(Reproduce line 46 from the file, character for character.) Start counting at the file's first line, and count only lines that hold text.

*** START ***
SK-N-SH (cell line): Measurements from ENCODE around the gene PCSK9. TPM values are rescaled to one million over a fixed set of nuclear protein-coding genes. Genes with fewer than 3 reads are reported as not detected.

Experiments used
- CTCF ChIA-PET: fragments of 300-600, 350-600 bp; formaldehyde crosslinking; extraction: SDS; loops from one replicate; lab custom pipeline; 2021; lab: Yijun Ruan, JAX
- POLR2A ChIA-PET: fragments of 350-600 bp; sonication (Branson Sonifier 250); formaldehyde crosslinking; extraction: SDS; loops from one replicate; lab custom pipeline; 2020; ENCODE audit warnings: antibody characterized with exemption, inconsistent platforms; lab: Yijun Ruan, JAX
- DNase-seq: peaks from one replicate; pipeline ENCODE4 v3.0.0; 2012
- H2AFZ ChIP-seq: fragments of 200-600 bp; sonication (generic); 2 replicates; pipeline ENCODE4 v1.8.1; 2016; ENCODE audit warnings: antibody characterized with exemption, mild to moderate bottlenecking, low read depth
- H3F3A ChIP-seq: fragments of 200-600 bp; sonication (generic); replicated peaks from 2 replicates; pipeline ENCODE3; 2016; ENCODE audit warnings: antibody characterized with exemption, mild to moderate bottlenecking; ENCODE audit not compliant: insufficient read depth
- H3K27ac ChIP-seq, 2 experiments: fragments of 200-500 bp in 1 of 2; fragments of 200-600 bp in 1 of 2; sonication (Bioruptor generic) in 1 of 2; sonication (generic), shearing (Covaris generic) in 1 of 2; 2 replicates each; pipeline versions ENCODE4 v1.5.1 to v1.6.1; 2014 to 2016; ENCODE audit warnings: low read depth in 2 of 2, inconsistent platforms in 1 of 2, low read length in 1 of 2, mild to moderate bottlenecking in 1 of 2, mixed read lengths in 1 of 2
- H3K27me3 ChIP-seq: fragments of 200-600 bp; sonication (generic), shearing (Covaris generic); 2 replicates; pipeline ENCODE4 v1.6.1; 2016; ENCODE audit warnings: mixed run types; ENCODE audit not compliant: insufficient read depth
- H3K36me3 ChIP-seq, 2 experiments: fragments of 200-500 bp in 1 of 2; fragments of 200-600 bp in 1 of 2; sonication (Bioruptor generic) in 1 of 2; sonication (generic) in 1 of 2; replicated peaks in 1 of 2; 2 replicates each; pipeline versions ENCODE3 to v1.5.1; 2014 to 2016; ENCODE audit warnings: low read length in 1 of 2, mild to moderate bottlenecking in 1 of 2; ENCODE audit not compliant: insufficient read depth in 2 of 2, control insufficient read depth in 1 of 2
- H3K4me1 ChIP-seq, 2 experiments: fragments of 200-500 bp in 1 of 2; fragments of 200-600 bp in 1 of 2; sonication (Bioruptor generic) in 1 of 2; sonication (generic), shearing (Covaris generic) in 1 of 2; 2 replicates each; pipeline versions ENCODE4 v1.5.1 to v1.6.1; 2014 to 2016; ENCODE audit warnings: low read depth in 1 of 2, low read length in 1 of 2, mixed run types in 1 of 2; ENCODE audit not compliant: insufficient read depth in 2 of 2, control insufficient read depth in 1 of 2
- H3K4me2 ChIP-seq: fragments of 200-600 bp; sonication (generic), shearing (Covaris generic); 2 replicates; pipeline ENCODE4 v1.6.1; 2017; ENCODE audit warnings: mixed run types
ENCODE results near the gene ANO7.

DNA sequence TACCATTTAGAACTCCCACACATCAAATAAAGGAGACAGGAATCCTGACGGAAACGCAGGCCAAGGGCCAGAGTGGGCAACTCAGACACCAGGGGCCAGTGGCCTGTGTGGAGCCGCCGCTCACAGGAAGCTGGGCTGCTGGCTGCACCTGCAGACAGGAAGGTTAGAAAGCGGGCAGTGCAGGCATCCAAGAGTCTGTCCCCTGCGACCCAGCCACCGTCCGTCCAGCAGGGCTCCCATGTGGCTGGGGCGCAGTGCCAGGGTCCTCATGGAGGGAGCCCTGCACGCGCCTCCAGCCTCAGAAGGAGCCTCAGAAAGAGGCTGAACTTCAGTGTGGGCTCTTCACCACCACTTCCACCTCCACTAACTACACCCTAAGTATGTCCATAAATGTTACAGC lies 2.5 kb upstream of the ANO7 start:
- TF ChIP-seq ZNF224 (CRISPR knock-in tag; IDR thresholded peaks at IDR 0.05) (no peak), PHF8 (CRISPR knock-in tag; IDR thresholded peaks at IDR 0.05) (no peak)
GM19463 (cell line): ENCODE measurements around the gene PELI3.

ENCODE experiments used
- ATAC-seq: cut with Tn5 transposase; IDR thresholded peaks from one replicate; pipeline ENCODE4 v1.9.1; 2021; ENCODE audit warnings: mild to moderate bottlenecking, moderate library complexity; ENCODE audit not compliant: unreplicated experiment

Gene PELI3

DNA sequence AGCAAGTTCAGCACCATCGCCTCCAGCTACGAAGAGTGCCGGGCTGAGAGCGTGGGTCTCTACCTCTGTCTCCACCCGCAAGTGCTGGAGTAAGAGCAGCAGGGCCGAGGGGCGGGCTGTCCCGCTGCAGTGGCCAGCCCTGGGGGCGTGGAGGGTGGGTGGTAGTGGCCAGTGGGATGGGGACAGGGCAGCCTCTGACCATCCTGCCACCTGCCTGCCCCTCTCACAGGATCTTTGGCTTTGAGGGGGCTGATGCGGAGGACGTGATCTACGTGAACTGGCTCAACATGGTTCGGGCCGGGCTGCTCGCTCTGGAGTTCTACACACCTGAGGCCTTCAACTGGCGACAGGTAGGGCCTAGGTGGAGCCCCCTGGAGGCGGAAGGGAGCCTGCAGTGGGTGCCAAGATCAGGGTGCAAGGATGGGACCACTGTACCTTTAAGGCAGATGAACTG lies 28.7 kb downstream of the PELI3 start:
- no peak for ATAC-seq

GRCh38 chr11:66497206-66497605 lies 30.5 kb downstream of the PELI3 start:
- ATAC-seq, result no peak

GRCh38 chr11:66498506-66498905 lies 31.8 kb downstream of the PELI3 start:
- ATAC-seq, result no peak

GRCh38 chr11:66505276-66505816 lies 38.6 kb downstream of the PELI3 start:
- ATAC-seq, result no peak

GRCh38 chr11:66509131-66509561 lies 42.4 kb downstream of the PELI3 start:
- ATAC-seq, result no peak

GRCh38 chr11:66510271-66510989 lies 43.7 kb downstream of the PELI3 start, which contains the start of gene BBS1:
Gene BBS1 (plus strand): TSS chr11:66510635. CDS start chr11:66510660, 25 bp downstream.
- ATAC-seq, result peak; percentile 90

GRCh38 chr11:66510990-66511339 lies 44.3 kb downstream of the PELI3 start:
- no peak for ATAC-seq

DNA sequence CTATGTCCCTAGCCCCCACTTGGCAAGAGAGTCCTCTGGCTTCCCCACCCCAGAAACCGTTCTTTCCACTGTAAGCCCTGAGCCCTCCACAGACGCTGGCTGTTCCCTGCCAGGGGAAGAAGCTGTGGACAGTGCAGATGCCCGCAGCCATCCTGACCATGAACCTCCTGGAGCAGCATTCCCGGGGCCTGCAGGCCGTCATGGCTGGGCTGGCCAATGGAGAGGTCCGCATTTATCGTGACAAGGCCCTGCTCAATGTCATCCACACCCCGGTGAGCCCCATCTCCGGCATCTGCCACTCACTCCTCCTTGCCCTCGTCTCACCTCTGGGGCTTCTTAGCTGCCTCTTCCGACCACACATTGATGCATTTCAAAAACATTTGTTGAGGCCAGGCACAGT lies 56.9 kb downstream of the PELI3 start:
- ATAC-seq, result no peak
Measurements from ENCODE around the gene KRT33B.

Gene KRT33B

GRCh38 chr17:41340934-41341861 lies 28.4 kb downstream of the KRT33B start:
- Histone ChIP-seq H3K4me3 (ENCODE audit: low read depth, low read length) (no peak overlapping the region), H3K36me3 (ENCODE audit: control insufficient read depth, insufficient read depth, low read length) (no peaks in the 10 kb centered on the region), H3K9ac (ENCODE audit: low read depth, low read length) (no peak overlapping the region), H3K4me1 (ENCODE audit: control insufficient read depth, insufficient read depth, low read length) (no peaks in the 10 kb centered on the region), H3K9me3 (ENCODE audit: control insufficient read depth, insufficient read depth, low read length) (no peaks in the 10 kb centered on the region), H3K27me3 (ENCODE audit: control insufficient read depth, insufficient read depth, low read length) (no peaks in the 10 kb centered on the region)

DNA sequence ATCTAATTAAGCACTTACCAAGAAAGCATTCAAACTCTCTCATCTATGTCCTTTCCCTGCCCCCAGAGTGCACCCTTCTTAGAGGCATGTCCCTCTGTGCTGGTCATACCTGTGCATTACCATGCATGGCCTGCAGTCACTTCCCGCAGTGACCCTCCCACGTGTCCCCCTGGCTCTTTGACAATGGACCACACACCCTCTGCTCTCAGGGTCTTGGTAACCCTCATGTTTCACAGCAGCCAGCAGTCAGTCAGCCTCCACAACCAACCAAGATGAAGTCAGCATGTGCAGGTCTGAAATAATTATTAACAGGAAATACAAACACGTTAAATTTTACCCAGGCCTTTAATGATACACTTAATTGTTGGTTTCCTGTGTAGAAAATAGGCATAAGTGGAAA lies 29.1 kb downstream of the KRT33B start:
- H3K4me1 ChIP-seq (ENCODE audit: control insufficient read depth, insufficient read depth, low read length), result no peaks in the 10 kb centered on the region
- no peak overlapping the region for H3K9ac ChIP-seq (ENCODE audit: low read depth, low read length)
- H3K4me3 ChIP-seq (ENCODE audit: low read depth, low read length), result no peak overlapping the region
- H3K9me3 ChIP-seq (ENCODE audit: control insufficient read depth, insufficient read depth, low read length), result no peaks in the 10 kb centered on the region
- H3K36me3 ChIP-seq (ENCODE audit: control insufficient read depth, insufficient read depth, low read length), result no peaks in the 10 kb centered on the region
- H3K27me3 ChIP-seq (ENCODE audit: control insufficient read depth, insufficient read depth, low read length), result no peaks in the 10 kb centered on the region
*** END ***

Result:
- H3K36me3 ChIP-seq (ENCODE audit: control insufficient read depth, insufficient read depth, low read length), result no peaks in the 10 kb centered on the region